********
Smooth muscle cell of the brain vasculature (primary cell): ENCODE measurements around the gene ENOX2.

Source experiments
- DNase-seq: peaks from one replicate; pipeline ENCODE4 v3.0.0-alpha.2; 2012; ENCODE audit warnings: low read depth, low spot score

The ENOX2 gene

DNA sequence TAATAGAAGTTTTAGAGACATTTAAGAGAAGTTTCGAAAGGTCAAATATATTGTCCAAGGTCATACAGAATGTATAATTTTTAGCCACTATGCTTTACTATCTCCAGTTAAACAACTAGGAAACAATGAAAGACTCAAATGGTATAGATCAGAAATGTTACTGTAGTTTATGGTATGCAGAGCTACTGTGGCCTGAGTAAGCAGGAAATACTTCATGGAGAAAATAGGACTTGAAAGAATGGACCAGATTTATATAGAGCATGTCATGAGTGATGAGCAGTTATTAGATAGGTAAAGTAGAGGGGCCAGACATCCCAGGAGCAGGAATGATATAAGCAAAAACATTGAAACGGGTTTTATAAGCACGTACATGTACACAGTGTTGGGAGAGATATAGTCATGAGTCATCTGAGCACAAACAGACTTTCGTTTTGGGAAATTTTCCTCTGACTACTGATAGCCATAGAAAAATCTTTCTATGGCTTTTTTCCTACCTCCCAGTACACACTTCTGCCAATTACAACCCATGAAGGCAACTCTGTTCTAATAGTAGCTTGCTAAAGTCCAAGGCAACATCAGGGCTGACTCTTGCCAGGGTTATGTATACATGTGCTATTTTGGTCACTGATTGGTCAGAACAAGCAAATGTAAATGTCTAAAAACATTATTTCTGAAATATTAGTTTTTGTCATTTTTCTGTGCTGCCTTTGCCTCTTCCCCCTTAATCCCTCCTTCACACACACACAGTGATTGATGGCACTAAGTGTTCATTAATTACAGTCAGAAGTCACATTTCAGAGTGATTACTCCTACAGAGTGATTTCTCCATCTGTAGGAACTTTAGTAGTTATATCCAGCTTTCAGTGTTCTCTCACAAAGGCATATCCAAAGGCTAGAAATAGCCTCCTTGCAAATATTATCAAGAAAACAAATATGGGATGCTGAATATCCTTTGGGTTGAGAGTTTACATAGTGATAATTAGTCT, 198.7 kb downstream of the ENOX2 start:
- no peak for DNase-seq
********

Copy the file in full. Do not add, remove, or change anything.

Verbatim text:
Smooth muscle cell of the brain vasculature (primary cell): ENCODE measurements around the gene ENOX2.

Source experiments
- DNase-seq: peaks from one replicate; pipeline ENCODE4 v3.0.0-alpha.2; 2012; ENCODE audit warnings: low read depth, low spot score

The ENOX2 gene

DNA sequence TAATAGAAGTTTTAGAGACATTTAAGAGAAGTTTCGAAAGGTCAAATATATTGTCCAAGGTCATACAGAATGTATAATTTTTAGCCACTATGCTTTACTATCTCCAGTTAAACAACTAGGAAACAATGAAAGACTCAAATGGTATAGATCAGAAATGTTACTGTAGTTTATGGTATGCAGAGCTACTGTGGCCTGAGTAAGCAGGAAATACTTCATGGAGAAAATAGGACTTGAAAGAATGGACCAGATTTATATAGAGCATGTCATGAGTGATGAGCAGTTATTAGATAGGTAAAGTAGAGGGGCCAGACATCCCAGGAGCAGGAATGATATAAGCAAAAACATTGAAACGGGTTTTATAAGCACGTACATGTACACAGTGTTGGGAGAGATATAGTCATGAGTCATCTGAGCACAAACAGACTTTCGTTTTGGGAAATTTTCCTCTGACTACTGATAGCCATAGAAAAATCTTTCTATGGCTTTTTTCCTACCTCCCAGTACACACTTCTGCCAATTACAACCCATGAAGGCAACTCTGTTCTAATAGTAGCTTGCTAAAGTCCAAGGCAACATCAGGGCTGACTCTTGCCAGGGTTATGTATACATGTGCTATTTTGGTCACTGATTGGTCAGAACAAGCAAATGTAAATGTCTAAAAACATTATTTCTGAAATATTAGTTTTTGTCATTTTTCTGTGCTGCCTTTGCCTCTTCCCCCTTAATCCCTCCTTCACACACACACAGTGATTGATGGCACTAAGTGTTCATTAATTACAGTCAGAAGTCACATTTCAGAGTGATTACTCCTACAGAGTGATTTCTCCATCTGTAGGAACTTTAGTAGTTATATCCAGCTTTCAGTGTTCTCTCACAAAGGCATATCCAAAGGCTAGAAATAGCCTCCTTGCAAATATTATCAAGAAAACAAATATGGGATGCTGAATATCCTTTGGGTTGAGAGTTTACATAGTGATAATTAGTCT, 198.7 kb downstream of the ENOX2 start:
- no peak for DNase-seq